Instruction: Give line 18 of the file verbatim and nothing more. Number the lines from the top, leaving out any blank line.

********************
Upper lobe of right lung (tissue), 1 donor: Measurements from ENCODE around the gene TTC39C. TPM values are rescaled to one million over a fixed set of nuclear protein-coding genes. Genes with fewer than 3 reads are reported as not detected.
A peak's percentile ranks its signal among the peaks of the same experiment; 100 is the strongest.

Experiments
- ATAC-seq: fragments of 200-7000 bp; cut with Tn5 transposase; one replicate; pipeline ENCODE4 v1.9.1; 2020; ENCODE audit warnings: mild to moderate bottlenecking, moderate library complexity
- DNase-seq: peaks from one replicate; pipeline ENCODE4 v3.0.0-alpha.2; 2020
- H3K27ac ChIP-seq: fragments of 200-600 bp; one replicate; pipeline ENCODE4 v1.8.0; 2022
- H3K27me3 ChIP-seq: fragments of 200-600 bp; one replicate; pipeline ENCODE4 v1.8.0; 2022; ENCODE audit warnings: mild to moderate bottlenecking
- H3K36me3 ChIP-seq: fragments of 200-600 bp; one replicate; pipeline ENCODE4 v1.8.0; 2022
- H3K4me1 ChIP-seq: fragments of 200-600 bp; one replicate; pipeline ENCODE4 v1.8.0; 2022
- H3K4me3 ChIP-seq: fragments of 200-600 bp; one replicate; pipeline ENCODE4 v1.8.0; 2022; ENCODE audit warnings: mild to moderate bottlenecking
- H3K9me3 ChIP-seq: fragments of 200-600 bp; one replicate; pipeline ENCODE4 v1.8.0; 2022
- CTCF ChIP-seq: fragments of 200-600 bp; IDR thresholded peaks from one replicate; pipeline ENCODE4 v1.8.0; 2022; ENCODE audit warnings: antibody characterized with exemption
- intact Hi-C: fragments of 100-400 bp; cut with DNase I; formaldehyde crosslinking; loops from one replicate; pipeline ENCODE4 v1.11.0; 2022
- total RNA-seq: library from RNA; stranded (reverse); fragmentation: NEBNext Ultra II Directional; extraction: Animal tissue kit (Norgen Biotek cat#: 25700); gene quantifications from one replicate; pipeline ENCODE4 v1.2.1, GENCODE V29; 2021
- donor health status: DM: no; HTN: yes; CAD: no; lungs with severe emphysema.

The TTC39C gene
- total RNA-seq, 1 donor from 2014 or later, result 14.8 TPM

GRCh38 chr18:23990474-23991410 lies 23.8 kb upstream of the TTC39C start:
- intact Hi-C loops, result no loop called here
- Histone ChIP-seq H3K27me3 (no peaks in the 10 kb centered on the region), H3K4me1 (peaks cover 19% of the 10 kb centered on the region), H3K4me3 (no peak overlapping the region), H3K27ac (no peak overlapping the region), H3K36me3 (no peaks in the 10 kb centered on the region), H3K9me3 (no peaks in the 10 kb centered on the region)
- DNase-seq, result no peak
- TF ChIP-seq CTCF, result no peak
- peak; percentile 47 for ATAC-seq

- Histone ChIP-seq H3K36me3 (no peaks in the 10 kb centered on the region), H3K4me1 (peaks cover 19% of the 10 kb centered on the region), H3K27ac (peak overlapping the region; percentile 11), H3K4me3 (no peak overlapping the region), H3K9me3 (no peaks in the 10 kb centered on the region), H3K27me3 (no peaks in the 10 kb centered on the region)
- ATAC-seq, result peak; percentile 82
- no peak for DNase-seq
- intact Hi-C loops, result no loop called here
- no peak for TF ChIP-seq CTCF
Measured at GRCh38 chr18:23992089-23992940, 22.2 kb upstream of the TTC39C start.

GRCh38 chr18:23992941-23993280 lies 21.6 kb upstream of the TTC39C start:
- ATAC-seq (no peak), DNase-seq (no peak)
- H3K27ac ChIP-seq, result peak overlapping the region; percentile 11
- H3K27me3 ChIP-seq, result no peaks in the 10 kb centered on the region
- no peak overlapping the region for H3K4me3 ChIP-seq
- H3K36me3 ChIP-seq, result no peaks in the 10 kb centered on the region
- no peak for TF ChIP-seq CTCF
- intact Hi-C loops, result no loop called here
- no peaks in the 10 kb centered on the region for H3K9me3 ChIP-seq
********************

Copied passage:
GRCh38 chr18:23990474-23991410 lies 23.8 kb upstream of the TTC39C start: